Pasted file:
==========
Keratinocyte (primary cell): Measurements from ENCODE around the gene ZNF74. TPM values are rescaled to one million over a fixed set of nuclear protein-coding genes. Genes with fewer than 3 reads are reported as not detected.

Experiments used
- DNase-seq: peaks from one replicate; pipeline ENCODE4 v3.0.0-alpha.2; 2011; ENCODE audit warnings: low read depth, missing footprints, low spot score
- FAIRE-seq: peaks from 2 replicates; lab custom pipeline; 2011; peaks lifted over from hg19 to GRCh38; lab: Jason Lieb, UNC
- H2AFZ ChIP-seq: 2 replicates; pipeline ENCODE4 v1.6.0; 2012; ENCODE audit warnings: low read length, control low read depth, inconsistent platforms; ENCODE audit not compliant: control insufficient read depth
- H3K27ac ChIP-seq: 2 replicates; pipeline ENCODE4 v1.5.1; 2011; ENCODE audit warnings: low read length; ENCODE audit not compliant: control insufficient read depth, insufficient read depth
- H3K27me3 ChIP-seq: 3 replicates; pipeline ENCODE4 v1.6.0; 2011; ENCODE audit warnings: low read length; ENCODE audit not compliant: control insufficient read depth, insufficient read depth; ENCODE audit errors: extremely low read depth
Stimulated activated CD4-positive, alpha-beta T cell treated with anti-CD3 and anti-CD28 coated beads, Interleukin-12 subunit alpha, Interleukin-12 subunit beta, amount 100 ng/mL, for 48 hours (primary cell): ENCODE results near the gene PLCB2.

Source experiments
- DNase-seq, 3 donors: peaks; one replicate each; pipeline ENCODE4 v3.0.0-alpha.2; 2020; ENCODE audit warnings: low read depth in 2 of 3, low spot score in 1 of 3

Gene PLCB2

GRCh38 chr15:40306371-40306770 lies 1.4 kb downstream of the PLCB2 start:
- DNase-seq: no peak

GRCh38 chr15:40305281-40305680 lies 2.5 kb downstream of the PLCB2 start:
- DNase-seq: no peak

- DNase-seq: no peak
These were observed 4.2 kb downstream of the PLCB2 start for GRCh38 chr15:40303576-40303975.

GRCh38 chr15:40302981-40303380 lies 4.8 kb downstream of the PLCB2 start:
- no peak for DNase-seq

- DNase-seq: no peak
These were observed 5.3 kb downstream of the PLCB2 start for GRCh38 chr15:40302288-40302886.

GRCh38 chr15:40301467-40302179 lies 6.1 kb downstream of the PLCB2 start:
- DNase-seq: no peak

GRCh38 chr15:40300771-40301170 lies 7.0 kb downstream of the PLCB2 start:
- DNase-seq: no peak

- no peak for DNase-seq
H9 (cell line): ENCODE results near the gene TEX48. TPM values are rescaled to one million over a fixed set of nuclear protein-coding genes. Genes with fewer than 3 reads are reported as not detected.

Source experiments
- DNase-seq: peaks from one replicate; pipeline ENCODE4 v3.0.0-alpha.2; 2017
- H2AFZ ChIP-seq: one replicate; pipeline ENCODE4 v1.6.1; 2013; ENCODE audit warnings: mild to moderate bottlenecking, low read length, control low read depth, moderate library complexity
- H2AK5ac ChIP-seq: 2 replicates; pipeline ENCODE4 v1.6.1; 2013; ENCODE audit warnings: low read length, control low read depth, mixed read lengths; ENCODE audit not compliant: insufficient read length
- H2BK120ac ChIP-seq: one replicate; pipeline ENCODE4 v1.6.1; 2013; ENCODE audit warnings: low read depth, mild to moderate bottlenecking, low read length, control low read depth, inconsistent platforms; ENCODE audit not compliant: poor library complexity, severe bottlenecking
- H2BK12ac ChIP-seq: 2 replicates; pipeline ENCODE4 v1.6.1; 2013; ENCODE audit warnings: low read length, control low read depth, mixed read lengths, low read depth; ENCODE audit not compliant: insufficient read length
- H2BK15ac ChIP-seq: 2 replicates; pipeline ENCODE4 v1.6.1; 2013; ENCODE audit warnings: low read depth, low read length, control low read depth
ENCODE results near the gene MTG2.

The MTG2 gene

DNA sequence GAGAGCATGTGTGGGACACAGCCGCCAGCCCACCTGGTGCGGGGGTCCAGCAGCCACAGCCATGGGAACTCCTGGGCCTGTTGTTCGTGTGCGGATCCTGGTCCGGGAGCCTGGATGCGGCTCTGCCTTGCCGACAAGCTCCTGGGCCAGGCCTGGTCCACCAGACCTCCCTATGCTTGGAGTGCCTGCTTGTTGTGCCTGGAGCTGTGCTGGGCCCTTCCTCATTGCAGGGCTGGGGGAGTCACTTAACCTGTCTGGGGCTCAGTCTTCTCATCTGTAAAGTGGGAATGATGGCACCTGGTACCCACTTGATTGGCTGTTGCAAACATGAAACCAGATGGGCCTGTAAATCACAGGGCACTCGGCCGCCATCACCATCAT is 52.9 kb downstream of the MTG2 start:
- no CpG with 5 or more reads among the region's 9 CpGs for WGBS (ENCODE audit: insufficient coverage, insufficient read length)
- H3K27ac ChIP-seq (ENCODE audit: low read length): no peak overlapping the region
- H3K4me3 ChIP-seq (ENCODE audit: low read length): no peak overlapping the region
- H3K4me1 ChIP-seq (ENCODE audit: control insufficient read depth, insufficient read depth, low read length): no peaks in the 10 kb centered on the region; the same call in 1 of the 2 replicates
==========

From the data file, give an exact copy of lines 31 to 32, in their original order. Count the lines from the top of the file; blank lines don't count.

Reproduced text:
- H2AK5ac ChIP-seq: 2 replicates; pipeline ENCODE4 v1.6.1; 2013; ENCODE audit warnings: low read length, control low read depth, mixed read lengths; ENCODE audit not compliant: insufficient read length
- H2BK120ac ChIP-seq: one replicate; pipeline ENCODE4 v1.6.1; 2013; ENCODE audit warnings: low read depth, mild to moderate bottlenecking, low read length, control low read depth, inconsistent platforms; ENCODE audit not compliant: poor library complexity, severe bottlenecking